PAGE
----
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Investigating whether fasting dogs before ultrasonography improves image quality

D. A. A. Garcia, T. R. Froes

MANY veterinary clinics instruct owners to fast dogs for six to 12 hours before undertaking ultrasound examination. Proponents of this approach suggest that fasting creates optimum conditions for ultrasound by reducing the amount of gas in the gastrointestinal tract thereby improving image quality. This study aimed to investigate the influence of fasting on image quality and organ visibility in canine ultrasound examinations.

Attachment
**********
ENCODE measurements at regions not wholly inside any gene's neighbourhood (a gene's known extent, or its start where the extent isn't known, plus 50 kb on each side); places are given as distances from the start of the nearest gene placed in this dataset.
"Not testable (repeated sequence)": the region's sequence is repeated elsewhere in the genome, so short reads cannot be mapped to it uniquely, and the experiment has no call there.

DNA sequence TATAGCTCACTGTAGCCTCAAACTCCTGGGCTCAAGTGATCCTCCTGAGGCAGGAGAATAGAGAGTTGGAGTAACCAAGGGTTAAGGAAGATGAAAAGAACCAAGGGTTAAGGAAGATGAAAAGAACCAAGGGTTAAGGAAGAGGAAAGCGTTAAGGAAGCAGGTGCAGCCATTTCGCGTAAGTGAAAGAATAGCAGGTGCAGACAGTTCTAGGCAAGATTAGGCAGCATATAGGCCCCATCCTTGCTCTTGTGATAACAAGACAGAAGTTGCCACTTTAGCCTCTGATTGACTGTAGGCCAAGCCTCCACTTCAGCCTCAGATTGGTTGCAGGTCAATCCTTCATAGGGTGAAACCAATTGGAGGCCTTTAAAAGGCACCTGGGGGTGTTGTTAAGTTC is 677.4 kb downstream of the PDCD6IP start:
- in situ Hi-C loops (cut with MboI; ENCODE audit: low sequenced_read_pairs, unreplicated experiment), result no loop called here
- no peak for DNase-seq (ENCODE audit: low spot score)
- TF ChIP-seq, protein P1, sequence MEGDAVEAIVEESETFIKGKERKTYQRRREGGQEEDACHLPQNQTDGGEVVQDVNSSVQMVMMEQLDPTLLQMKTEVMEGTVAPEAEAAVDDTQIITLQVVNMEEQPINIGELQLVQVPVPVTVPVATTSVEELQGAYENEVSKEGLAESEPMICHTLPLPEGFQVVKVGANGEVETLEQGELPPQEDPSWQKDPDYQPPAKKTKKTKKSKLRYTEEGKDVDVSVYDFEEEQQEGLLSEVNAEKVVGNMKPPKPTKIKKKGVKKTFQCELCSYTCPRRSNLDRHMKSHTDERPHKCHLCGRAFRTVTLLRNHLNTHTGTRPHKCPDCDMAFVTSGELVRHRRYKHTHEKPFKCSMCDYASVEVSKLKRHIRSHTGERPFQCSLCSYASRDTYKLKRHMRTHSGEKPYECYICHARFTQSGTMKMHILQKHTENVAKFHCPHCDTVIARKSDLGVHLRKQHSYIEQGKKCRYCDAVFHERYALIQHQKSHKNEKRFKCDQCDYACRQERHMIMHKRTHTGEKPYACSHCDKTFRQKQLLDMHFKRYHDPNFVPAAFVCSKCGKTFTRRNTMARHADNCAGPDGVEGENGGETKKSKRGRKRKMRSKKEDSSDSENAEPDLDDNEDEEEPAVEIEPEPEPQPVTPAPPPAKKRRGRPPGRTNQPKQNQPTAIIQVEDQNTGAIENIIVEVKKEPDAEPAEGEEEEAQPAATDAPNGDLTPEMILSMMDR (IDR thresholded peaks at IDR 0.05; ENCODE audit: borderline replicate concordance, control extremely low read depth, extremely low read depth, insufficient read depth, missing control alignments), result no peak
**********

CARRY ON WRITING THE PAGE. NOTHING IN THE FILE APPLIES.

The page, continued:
Abdominal ultrasonography was performed on 150 client-owned dogs presented to two veterinary hospitals in Brazil for a range of reasons. Dogs were randomly assigned to two groups – 75 dogs were fasted for eight to 12 hours before ultrasonography, while the remaining 75 were not fasted and were fed any time between two hours and 10 minutes before ultrasonography. The organs examined were the gallbladder, the portal vein at the hilus of the liver, the duodenum, the pancreas and the adrenal glands. The ultrasonographers who performed the examination did not know which groups the dogs had been assigned to and were asked to rate the quality of the images they obtained. If reduced image quality was observed, they were asked to state what they believed to be the reasons for this.

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